Journal Article Page
European UrologyVolume 58, issue 6, pages e53-e62, December 2010
Words of Wisdom
Re: Three-Dimensional Prostate Mapping Biopsy Has a Potentially Significant Impact on Prostate Cancer Management
Published online 30 October 2010, pages 941 - 942
Onik G, Miessau M, Bostwick DG
J Clin Oncol 2009;27:4321–6
To compare a new staging three-dimensional transperineal prostate mapping (3DTPM) biopsy method with traditional transrectal ultrasound (TRUS) biopsy and assess its possible impact on patient management, the authors studied 180 patients who had unilateral cancer on TRUS biopsy and were considering conservative management. These patients underwent restaging, with 3DTPM, carried out using a brachytherapy grid under TRUS guidance. Biopsies were taken every 5 mm throughout the volume of the prostate, with a median of 50 cores. Of the 180 patients, 61.1% were positive bilaterally and 22.7% had Gleason scores increased to 7 or higher. Thirty-six patients had negative results on 3DTPM. Complications of 3DTPM included 7.7% of patients experiencing acute urinary retention and 1% with haematuria.
The authors’ conclusion was that 3DTPM can be safely used to accurately stage prostate cancer (PCa) patients and could have a profound effect on patient management, because patient management is increasingly based on the extent and characteristics of PCa.
Precise knowledge of tumour extent, grade, laterality, and multifocality is needed for the best management with treatment options such as surveillance or focal or whole-gland treatment. There are currently two techniques for obtaining this precise knowledge: 3DTPM, as shown by Onik et al, and targeted biopsies to prebiopsy multiparametric magnetic resonance imaging (MRI)–suspicious lesions, as shown by Lemaitre et al, Villers et al, and Hambrock et al. , , and . These two techniques are still considered experimental in 2010 and are not available in all centres performing prostate biopsies, but they are increasingly being investigated. As a European urologist with access to recent modern imaging protocols, I am reluctant to use this 3DTPM technique studied by Onik at al and previously studied by Barzell et al.  routinely for several reasons:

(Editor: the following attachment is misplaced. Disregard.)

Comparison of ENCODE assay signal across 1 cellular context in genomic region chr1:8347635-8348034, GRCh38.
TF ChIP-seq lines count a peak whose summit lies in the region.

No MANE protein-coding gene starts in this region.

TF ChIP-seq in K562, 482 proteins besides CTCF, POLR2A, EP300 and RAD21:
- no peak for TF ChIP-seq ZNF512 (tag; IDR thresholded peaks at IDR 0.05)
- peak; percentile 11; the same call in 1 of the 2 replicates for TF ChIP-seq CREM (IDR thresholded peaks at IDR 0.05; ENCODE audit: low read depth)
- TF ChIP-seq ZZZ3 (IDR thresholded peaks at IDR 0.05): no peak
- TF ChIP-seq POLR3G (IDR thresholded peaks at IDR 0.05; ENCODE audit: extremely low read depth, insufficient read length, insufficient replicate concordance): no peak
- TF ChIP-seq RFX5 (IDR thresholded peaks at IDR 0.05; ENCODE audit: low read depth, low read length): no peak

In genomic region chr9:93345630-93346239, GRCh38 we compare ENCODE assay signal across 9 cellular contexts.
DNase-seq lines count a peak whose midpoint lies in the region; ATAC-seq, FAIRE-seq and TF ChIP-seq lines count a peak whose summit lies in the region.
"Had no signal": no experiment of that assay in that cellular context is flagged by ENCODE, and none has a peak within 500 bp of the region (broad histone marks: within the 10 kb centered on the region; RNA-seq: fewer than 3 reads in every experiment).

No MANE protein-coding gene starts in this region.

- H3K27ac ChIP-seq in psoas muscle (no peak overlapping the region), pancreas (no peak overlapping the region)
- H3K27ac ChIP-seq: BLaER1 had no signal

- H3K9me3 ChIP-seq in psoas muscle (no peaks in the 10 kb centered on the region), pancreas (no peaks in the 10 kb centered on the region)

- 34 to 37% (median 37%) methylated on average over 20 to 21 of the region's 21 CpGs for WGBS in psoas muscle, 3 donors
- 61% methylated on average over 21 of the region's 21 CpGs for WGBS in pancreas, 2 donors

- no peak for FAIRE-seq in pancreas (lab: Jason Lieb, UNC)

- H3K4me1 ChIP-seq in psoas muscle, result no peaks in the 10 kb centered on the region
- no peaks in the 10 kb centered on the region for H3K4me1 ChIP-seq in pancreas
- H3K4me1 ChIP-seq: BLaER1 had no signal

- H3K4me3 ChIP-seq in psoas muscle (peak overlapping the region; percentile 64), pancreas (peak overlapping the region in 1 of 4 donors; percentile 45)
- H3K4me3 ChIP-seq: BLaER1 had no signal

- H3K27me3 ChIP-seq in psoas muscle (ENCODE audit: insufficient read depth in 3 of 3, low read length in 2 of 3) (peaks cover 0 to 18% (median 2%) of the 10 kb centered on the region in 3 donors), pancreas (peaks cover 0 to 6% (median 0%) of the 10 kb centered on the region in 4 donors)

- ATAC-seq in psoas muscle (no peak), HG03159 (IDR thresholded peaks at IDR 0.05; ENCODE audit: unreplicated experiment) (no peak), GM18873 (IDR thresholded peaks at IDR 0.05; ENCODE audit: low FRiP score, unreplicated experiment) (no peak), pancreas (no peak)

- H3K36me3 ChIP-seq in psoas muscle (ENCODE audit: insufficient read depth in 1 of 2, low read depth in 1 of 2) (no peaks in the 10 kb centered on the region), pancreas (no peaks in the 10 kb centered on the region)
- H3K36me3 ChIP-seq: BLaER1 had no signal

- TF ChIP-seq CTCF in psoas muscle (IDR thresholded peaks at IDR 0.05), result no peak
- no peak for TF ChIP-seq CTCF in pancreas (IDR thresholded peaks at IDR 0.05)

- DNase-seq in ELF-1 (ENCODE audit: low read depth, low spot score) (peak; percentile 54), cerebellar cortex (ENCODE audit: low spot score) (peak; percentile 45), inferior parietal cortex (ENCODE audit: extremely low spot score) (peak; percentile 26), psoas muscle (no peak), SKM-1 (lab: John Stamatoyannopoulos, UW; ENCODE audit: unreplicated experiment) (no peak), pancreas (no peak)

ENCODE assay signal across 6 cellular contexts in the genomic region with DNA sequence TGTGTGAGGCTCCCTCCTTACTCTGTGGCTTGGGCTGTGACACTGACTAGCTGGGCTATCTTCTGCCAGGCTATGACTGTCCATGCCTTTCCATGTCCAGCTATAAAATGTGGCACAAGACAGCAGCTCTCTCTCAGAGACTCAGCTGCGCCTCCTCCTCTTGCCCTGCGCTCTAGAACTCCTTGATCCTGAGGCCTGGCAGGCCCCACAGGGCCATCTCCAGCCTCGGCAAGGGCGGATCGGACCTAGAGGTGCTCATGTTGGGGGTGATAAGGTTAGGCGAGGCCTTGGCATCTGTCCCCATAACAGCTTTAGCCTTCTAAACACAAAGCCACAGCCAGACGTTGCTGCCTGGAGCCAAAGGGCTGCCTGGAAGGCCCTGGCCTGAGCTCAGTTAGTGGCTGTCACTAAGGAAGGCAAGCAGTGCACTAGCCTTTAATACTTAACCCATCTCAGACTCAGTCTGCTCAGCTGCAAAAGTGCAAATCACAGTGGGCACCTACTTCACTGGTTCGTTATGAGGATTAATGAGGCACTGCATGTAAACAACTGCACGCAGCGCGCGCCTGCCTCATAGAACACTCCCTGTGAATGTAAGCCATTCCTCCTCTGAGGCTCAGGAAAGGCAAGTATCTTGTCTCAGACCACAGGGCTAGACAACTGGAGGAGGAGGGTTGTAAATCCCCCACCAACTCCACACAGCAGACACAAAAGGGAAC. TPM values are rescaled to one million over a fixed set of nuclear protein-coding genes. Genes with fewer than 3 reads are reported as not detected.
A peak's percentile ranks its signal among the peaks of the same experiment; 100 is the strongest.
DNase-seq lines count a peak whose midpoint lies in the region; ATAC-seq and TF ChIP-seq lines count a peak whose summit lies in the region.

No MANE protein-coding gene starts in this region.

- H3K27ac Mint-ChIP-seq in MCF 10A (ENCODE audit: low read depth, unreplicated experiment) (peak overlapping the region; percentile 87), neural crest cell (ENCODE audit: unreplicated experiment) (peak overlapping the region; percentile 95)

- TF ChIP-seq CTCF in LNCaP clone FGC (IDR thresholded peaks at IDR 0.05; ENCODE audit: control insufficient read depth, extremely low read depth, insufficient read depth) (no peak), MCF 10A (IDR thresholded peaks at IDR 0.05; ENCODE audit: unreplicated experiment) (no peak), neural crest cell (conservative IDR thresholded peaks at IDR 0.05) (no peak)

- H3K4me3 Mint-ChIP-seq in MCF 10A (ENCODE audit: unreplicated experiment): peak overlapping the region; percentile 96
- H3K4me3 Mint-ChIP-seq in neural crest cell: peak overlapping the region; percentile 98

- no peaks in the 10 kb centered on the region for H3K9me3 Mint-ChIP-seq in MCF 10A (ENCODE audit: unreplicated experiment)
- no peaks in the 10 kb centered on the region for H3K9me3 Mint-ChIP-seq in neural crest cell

- • Morbidity. 3DTPM leads to acute urinary retention and severe haematuria. It also includes mostly transient erectile dysfunction that might persist if the procedure is repeated, as in cases of surveillance protocols.
- • Sequelae. 3DTPM was suspected to induce fibrosis at the apex—biopsied 50 times—and to add difficulty in cases of nerve-sparing radical prostatectomy.
- • Time and costs. The procedure under general anaesthesia lasts longer for the patient and takes significantly more time for the urologist and pathologist than office-based TRUS biopsies. A prostatic biopsy procedure should be a fast, simple, well-accepted detection test, because it is frequently repeated. In most countries, there is no reimbursement for 3DTPM costs.
- • Quality of information. Because of gland swelling during the procedure, the precise location of each separate core is not optimal, even with the 5-mm grid template. The result gives cancer length in millimetres with no cancer volume or contours, as is provided with imaging. Clinical significance is based only on positive biopsy number and cancer length.
- • Overdiagnosis of insignificant cancers. The greater the number of biopsy cores, the higher the risk of diagnosis of cancer microfoci. This is the main drawback of this technique as a sustained biopsy protocol.
The strategy of targeted biopsies to an MRI-suspicious area has the potential to improve biopsy results, including detection of significant cancers, ruling out insignificant cancer, providing more informative sampling of cancer (length and grade on biopsy), and decreasing the number of biopsy cores required to obtain this information. This concept emphasised the use of MRI in PCa management , something that is controversial and a proposition that has little role to play in current guidelines. However, a consensus on the MRI protocol was reached: A diagnostic method that was more specific for clinically significant PCa would retain the beneficial effect of screening on mortality while minimising the problems of overdiagnosis and overtreatment. Imaging could be incorporated into the risk analysis and used as a triage tool in order to select men for prostate biopsy.
Conflict of interest
The authors have nothing to disclose.
Department of Urology, Université Lille Nord de France, Lille, France
© 2010 Published by Elsevier B.V.
Recommend this article
Currently this article has a rating of 0. Please log in to recommend it.